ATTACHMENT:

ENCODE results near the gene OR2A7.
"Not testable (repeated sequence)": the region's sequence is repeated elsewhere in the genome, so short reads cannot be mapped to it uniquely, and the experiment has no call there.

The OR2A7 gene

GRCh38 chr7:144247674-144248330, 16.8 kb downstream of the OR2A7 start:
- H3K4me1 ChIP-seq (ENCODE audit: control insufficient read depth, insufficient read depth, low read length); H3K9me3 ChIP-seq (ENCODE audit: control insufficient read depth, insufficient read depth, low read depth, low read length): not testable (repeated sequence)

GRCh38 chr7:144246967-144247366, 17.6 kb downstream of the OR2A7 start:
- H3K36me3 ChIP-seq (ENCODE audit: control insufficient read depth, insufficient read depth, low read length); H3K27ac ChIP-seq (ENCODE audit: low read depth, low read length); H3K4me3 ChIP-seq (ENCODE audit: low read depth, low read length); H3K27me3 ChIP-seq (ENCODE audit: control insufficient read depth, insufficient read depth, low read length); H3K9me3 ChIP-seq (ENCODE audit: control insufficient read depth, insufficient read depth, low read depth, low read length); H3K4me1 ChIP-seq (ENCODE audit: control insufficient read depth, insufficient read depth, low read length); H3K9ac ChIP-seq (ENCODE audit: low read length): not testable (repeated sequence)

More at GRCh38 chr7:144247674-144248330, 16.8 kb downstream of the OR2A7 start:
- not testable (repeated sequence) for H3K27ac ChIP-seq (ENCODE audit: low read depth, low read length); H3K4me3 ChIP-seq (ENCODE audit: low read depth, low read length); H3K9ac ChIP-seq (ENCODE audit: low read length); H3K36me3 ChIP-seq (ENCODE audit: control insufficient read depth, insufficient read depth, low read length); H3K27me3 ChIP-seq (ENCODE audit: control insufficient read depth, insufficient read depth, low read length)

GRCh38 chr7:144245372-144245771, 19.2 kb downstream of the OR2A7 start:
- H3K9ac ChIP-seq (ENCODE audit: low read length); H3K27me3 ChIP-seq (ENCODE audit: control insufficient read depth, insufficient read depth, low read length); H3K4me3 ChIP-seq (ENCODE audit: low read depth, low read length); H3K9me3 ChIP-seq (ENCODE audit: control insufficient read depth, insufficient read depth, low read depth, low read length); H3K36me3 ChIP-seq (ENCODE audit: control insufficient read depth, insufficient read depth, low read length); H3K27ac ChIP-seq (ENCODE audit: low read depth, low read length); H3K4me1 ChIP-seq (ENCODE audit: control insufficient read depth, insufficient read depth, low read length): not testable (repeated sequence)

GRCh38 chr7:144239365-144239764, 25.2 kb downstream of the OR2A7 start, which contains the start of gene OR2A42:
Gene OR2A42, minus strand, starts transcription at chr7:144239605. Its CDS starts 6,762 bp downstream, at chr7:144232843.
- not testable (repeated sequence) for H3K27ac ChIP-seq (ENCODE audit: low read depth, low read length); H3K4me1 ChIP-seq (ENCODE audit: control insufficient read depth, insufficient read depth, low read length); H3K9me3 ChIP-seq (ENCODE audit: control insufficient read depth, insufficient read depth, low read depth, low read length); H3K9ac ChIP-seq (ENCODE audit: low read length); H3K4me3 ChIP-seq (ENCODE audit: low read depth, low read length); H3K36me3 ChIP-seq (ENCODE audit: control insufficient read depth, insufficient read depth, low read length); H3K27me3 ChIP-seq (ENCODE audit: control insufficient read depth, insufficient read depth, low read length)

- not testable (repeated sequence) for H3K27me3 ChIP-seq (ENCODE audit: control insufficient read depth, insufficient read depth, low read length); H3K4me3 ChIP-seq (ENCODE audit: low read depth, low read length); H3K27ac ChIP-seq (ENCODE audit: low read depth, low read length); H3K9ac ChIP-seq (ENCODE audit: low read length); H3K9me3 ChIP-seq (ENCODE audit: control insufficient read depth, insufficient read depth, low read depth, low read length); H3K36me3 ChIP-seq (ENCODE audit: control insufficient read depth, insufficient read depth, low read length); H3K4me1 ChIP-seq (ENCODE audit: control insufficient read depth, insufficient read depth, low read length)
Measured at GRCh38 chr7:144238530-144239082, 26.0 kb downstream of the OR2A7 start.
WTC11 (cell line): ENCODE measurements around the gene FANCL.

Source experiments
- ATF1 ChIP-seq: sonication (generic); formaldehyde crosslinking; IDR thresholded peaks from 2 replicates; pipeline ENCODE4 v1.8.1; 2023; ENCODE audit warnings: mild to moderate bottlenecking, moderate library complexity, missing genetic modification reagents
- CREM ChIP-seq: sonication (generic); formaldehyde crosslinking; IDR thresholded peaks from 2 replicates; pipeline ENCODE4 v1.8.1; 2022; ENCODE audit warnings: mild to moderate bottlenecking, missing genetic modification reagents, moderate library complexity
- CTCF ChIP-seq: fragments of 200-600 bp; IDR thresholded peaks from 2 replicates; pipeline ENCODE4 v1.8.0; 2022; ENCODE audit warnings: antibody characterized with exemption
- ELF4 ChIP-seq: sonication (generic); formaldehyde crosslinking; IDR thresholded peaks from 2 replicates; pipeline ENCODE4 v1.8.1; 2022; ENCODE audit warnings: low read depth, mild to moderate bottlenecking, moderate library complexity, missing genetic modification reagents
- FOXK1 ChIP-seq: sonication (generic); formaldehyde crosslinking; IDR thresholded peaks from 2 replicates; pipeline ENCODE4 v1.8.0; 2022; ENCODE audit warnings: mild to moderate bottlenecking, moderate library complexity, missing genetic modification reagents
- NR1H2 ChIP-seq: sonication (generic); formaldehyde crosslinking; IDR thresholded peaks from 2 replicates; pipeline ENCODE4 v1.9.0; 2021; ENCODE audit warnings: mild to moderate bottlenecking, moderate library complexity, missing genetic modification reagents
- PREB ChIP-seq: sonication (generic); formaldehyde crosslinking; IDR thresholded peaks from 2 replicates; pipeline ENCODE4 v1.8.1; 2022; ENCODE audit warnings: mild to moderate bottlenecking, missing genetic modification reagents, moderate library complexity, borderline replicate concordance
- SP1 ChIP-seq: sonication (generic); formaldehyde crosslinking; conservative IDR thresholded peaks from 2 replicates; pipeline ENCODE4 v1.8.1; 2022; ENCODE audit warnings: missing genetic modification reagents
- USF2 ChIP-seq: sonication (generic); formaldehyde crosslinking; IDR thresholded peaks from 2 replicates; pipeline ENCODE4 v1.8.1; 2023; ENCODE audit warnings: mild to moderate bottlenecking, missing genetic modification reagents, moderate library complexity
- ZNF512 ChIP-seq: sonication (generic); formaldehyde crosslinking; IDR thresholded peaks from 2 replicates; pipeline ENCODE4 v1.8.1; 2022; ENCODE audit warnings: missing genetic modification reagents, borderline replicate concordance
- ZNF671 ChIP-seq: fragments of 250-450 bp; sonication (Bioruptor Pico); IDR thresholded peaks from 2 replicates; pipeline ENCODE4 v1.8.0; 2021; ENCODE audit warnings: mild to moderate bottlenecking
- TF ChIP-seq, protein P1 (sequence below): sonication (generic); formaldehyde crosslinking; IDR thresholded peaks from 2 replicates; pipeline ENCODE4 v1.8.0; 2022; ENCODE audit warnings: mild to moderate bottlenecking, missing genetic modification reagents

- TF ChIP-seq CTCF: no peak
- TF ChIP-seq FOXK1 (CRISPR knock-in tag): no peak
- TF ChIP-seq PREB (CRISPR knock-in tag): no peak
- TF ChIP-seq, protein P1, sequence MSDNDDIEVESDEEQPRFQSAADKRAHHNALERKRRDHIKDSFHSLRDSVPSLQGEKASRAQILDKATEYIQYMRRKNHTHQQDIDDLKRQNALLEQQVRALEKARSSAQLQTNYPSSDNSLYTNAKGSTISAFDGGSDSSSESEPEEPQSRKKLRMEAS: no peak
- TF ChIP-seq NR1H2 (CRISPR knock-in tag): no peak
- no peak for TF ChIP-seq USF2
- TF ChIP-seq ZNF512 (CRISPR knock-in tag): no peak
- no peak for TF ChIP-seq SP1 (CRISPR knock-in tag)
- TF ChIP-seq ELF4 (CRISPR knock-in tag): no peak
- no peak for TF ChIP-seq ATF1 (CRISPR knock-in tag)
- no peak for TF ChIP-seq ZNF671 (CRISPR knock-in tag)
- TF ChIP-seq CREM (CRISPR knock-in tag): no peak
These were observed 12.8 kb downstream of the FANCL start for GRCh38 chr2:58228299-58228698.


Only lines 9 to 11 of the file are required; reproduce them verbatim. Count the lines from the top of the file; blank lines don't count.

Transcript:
- not testable (repeated sequence) for H3K27ac ChIP-seq (ENCODE audit: low read depth, low read length); H3K4me3 ChIP-seq (ENCODE audit: low read depth, low read length); H3K9ac ChIP-seq (ENCODE audit: low read length); H3K36me3 ChIP-seq (ENCODE audit: control insufficient read depth, insufficient read depth, low read length); H3K27me3 ChIP-seq (ENCODE audit: control insufficient read depth, insufficient read depth, low read length)

GRCh38 chr7:144245372-144245771, 19.2 kb downstream of the OR2A7 start:
- H3K9ac ChIP-seq (ENCODE audit: low read length); H3K27me3 ChIP-seq (ENCODE audit: control insufficient read depth, insufficient read depth, low read length); H3K4me3 ChIP-seq (ENCODE audit: low read depth, low read length); H3K9me3 ChIP-seq (ENCODE audit: control insufficient read depth, insufficient read depth, low read depth, low read length); H3K36me3 ChIP-seq (ENCODE audit: control insufficient read depth, insufficient read depth, low read length); H3K27ac ChIP-seq (ENCODE audit: low read depth, low read length); H3K4me1 ChIP-seq (ENCODE audit: control insufficient read depth, insufficient read depth, low read length): not testable (repeated sequence)